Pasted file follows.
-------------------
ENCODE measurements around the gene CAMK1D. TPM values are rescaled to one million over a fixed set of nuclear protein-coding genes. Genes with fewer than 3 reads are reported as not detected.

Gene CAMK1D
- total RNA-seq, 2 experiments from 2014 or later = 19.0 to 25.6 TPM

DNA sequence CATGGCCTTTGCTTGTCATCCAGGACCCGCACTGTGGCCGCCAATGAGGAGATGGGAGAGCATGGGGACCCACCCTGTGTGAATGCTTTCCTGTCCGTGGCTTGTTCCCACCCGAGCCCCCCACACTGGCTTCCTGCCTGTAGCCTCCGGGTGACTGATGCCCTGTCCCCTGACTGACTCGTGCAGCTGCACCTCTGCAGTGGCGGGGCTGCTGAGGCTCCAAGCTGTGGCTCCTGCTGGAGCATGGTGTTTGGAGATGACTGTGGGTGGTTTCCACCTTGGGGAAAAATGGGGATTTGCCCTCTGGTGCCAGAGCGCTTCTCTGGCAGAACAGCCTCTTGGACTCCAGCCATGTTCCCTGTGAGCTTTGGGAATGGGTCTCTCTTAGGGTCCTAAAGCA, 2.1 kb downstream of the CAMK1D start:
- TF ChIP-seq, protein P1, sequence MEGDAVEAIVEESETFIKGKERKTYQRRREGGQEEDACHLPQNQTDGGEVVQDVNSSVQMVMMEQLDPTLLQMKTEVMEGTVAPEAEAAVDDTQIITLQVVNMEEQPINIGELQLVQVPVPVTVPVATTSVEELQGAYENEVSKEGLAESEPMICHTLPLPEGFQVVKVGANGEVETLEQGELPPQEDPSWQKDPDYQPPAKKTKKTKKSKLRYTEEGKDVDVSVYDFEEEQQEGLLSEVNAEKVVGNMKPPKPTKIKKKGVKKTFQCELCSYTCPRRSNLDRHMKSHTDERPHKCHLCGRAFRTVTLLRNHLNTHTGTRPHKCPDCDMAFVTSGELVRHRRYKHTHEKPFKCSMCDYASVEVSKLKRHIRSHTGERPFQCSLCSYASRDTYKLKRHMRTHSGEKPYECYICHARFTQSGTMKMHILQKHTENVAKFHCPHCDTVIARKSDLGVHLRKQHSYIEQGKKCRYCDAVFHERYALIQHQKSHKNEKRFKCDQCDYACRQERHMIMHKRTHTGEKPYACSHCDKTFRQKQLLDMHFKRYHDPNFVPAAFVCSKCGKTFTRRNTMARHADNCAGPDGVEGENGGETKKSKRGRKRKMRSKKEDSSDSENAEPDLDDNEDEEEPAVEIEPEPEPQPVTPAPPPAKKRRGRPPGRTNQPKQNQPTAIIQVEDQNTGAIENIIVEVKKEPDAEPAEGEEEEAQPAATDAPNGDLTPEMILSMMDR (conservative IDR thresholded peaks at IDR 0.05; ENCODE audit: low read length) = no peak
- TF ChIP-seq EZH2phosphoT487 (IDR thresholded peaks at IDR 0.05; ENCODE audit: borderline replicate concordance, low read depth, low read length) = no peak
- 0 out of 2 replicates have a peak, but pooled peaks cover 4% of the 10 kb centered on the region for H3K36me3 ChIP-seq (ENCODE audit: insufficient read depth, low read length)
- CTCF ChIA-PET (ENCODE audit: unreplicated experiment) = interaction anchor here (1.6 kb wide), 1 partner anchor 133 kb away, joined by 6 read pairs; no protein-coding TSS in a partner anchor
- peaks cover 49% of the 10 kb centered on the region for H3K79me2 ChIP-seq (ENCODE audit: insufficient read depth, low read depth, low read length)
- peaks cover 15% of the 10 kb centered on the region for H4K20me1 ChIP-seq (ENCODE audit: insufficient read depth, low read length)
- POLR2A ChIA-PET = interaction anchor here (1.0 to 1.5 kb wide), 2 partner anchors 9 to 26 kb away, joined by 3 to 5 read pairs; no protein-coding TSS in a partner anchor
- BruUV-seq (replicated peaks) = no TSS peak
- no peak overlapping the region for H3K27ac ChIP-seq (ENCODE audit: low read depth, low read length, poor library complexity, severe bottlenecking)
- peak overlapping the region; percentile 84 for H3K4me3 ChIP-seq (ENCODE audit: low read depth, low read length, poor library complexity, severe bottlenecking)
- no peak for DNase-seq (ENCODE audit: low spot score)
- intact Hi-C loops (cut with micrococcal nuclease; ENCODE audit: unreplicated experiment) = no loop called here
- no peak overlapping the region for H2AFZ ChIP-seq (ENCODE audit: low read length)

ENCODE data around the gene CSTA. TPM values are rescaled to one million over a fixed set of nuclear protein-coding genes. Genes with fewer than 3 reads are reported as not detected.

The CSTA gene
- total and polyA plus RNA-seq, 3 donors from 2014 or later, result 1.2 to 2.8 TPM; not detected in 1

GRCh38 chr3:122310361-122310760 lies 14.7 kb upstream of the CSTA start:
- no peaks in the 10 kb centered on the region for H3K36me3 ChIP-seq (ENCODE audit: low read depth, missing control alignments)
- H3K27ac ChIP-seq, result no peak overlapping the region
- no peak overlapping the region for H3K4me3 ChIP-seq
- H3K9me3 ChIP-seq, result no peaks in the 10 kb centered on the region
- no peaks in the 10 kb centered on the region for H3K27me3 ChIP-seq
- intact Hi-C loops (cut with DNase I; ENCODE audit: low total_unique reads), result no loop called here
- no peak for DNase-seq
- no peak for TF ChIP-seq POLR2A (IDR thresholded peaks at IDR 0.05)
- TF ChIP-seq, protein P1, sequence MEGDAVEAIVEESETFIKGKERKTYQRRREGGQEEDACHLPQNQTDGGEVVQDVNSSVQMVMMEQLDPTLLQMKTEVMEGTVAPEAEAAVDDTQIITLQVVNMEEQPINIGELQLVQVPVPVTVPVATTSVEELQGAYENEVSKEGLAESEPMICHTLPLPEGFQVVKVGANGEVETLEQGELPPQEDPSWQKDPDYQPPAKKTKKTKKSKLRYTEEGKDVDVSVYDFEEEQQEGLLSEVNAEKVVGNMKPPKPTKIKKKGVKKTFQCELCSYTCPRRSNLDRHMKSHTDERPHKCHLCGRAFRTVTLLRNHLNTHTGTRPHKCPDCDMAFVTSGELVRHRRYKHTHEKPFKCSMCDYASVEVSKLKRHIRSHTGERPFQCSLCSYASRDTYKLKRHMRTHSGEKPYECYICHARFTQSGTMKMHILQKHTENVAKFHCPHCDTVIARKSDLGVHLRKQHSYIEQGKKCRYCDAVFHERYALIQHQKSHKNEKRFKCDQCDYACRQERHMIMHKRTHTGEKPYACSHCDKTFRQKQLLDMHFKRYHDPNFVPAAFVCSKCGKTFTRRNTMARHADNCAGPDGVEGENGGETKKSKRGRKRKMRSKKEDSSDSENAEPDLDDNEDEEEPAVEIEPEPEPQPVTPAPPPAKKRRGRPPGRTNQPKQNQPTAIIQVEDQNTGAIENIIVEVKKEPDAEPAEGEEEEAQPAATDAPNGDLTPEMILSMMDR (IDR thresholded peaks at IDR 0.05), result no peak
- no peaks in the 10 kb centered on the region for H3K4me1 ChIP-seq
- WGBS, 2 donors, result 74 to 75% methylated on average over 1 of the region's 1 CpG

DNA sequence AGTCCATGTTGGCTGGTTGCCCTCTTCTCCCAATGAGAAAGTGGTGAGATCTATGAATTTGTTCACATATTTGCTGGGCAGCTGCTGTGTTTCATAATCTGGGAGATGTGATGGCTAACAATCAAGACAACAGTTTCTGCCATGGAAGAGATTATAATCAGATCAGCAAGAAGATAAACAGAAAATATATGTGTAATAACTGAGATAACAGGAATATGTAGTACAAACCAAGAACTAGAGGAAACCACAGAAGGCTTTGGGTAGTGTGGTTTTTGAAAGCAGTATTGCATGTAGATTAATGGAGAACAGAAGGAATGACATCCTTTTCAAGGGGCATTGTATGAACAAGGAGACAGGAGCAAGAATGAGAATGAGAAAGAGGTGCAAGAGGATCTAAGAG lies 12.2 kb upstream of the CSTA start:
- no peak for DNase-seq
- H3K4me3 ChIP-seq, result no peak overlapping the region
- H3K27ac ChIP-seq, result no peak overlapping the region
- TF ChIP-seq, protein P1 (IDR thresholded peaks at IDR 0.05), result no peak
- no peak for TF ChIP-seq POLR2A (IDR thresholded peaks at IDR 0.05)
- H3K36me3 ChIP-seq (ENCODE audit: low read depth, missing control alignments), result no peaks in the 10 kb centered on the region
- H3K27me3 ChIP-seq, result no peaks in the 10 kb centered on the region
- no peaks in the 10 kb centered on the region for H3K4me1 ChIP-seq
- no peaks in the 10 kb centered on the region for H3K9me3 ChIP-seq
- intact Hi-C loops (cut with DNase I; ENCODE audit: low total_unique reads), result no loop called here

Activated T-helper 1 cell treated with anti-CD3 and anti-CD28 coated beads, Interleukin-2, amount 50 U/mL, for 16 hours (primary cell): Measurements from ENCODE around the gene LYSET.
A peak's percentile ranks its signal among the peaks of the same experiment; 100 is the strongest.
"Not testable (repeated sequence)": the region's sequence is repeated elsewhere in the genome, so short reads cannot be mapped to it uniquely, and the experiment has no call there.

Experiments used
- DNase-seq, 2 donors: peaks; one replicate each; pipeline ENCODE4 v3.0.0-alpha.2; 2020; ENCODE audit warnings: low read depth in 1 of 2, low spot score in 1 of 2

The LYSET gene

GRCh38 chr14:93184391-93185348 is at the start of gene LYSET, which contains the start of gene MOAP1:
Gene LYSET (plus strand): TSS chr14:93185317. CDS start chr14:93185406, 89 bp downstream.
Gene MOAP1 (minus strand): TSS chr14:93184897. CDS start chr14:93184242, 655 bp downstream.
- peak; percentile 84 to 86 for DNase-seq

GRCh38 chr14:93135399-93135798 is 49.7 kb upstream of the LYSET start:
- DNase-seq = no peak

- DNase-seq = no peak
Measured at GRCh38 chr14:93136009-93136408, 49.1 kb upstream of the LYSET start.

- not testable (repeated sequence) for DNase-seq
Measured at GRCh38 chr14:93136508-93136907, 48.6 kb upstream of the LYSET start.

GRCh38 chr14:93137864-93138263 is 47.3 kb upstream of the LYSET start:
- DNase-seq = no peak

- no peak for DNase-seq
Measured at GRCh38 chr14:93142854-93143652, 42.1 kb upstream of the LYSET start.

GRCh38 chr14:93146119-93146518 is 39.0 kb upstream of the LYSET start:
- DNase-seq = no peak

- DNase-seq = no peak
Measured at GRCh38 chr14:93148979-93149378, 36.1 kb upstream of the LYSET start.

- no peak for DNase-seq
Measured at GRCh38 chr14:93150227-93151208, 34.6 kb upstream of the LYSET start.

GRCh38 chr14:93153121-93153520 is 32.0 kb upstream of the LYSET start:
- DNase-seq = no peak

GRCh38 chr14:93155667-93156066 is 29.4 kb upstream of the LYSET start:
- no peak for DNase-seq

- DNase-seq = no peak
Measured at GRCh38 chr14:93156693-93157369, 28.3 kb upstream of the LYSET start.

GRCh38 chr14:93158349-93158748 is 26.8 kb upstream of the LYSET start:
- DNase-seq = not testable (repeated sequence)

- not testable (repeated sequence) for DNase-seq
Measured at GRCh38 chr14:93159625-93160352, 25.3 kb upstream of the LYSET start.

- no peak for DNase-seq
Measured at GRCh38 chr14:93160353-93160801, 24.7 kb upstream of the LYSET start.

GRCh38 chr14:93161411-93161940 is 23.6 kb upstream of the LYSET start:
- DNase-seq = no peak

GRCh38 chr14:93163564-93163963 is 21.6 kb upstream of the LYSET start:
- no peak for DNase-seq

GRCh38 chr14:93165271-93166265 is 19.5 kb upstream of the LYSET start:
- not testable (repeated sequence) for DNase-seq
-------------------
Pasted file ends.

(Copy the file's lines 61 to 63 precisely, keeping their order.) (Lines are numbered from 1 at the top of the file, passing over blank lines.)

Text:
- DNase-seq = no peak

- no peak for DNase-seq
Measured at GRCh38 chr14:93142854-93143652, 42.1 kb upstream of the LYSET start.